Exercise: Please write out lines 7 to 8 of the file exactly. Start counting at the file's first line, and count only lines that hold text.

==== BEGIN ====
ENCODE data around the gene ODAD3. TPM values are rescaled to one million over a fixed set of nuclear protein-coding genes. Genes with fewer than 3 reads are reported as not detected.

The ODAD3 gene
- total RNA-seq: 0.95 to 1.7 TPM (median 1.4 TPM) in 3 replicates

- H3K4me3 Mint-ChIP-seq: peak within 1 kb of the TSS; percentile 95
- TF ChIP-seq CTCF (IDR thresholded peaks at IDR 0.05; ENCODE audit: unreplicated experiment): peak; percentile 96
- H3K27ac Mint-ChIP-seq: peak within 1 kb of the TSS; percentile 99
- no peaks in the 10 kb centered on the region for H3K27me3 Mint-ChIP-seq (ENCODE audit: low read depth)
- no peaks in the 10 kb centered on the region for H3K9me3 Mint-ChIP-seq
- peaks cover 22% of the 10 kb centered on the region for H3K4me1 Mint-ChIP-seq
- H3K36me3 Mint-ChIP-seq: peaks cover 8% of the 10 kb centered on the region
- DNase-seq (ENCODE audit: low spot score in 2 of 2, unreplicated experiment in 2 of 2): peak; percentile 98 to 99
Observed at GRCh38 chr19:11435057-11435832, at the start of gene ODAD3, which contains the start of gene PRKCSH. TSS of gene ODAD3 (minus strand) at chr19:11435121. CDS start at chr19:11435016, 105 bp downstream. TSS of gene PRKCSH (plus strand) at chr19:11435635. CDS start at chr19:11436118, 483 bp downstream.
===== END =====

- no peaks in the 10 kb centered on the region for H3K27me3 Mint-ChIP-seq (ENCODE audit: low read depth)
- no peaks in the 10 kb centered on the region for H3K9me3 Mint-ChIP-seq